[Added 1 October 2000]: From the Latvian Ministry of Culture comes this attractive site on Latvian Culture.  Many colorful clickable photos will be found among these pages on national costumes, castles, gardens, monuments, churches, civic buildings, streets, and more.  There's even a photo of a building in the Old City of Riga decorated with two black cats.
[Added 1 October 2000]: This is a page of over a dozen aerial photos of Latvia by Juris Kalnins.  Each image is clickable -- the ones I checked were stunning.
This site gives an excellent history of Latvia excerpted from Latvia, a Guide Book by Aigars Dabolins and Scott Shipman. It offers a lengthy and sobering look at Latvia's little-known and often tragic past.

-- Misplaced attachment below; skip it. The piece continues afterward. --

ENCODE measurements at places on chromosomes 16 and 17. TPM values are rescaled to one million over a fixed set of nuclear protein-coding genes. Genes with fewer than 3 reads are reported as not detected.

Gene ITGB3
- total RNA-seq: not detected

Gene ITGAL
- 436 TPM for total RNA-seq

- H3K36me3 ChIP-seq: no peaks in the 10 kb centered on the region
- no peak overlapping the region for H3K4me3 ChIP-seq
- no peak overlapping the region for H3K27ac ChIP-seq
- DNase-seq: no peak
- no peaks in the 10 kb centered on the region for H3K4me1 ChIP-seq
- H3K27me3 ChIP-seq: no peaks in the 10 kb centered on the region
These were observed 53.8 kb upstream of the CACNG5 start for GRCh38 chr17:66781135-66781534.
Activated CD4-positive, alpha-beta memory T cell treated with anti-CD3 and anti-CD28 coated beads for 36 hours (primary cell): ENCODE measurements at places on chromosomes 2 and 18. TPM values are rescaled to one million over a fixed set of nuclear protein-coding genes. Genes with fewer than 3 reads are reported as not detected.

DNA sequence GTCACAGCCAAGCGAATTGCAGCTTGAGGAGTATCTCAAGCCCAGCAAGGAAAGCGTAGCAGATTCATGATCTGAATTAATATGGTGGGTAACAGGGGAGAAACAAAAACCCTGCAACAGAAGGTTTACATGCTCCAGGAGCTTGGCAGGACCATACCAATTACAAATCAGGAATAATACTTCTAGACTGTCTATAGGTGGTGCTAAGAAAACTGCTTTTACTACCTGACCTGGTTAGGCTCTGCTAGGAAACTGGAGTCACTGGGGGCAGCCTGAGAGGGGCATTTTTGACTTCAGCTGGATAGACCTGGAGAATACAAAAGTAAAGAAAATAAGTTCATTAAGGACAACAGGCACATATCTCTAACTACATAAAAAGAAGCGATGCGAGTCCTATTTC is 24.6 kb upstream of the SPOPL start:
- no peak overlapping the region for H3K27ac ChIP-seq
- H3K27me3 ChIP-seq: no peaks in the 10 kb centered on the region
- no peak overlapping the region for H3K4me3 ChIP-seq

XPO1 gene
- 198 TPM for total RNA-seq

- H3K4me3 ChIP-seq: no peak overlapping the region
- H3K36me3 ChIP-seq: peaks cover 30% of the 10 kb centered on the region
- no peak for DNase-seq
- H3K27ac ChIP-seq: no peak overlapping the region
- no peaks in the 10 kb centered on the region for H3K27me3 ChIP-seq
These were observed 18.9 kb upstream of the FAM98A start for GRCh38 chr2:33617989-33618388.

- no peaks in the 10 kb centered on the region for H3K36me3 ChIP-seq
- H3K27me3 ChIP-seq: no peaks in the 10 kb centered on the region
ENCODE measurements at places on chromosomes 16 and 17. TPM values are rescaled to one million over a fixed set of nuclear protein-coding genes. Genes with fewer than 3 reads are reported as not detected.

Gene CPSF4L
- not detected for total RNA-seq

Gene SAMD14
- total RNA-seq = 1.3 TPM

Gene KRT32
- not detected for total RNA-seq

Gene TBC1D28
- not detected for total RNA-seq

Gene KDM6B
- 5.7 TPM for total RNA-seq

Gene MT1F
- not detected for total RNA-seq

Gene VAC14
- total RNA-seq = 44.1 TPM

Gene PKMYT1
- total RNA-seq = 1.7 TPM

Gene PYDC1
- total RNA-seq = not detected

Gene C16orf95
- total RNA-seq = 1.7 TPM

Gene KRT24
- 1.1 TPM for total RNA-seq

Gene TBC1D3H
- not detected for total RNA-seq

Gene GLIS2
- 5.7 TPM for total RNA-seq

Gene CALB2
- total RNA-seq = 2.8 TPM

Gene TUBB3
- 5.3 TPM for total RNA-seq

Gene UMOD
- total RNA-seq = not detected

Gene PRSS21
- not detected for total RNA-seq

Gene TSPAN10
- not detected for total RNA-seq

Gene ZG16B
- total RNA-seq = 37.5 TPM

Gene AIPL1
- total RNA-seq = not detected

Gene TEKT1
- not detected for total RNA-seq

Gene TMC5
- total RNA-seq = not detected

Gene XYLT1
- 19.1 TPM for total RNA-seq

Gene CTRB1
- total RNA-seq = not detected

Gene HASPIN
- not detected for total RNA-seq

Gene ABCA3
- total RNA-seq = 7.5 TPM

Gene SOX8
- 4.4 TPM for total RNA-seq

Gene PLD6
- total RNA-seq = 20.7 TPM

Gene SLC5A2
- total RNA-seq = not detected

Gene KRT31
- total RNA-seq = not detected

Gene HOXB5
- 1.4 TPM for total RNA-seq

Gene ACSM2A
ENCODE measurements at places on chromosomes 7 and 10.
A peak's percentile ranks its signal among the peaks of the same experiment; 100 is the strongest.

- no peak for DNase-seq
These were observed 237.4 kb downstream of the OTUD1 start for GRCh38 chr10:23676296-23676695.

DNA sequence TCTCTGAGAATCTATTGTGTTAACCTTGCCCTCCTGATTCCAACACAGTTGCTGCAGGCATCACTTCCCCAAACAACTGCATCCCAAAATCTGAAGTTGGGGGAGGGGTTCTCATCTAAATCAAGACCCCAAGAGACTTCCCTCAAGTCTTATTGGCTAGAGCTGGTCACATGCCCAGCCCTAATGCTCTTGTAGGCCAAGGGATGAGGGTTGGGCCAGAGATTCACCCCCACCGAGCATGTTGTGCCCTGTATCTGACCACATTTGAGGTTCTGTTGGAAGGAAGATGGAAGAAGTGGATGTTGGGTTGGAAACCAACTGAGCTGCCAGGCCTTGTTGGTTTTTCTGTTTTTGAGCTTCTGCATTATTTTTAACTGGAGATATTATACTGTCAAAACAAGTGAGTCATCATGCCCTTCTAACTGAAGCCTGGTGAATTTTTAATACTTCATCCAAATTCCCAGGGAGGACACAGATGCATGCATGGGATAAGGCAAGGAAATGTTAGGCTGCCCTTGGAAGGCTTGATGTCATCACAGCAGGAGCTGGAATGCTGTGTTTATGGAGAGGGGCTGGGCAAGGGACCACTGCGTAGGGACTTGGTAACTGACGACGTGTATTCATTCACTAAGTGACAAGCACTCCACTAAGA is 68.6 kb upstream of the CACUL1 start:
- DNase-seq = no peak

[Added 2 October 2000]: For quick reference, this is "Latvia through the Ages" from the In Your Pocket travel guide people.  It begins with 2500 BCE:
In 2,500 BC Indo-European tribes arrive on the Baltic Sea. In Latvia the inhabitants split into several tribes: Zemgali, Seli, Latgali and Kursi. Among surviving tongues, Latvian and Lithuanian are the closest to the original tribal languages. The Livonians, a Finno-Ugric group, are equally ancient settlers....
It then jumps to the 12th century AD and gives a brief overview of the following historical periods; well over half the page covers crucial events of the 20th century.
[Added 2 October 2000]: This site has good charts explaining how each letter is pronounced in the Latvian language.
[Added 10 October 2000]: From LATNET comes "Welcome to Latvia," a well-designed page covering links to all aspects of Latvian life -- art, business, environment, sports, maps, travel, government, education, science, news, weather, media, entertainment, and much more.